Going the Distance sparkles with wit and true romance--something of a rarity among mass-market romantic comedies. Drew Barrymore and Justin Long, who have been a couple in real life, use their personal chemistry to effective ends in the film. They play Erin and Garrett, geography-crossed lovers who, after a whirlwind romance of six weeks in New York ("Keep it light! Keep it light" they both say, futilely), try to see if they can keep the love fires burning when Erin must move to the West Coast. There are predictable pitfalls and speed bumps that populate any romantic comedy, as well as a sublime supporting cast of friends and siblings. Especially notable is Christina Applegate as Erin's sister, Corinne, jaded and hilarious, and fiercely protective of her sister. But the charm of Going the Distance is in the winsomeness of its main stars. Barrymore and Long seem to be acting effortlessly, and their enjoyment of each other's company lets the audience feel a part of the romance. First-time screenwriter Geoff LaTulippe is less focused on zingers that are hard to believe as dialogue, and more on the subtle ways people get to know each other, and enjoy each other--especially with humor. Director Nanette Burstein (documentaries including American Teen and The Kid Stays in the Picture) keeps the action moving deftly and lets the two stars shine--even as they long for one another across the miles. Erin and Garrett's stab at phone sex is laugh-out-loud funny, yet their tender, tentative connection feels real and warm. Going the Distance lets its likable stars cross the finish line, and bring the audience along with them. --A.T. Hurley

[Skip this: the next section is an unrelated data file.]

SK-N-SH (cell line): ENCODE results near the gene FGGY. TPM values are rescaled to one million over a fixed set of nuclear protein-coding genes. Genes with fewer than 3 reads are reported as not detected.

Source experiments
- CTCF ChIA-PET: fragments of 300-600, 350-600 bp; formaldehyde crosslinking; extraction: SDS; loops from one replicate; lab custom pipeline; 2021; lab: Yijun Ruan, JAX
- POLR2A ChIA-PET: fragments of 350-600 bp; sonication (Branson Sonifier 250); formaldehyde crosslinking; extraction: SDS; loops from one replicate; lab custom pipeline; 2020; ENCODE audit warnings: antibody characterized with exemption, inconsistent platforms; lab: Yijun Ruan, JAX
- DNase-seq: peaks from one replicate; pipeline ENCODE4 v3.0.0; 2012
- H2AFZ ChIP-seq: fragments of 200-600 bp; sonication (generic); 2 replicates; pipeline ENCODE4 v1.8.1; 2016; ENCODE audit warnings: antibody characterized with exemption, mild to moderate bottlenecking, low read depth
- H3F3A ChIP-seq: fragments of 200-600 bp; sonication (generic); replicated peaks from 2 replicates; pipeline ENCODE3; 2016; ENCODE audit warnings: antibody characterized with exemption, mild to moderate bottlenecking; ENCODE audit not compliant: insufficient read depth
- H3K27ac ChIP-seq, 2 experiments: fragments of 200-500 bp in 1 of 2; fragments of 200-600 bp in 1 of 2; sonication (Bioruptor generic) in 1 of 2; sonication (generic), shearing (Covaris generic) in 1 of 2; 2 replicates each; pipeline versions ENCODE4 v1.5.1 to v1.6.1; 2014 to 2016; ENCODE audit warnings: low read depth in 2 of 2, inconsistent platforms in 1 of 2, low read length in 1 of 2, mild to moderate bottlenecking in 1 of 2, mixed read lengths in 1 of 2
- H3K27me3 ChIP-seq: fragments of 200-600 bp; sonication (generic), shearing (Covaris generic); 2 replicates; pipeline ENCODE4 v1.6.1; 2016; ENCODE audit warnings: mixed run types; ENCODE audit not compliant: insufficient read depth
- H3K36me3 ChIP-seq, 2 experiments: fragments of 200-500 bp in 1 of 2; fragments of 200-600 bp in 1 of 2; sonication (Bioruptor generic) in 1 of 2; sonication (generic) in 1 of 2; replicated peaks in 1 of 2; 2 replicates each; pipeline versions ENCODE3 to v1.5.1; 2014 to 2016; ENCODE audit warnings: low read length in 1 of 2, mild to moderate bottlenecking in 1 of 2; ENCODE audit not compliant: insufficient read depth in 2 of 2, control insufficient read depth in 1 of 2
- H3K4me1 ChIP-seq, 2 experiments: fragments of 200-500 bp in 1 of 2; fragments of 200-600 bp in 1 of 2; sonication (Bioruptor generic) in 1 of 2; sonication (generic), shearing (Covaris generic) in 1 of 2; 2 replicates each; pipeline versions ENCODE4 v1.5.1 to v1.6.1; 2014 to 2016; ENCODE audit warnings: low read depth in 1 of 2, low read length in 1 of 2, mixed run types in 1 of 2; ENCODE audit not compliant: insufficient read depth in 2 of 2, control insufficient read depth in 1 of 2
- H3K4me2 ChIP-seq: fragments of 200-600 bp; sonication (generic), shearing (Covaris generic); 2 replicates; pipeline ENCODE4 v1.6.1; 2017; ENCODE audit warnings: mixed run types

Customer Reviews

3.8 out of 5 stars

Most Helpful Customer Reviews

3 of 3 people found the following review helpful By GratuitousViolets TOP 500 REVIEWERVINE VOICE on 5 Mar. 2011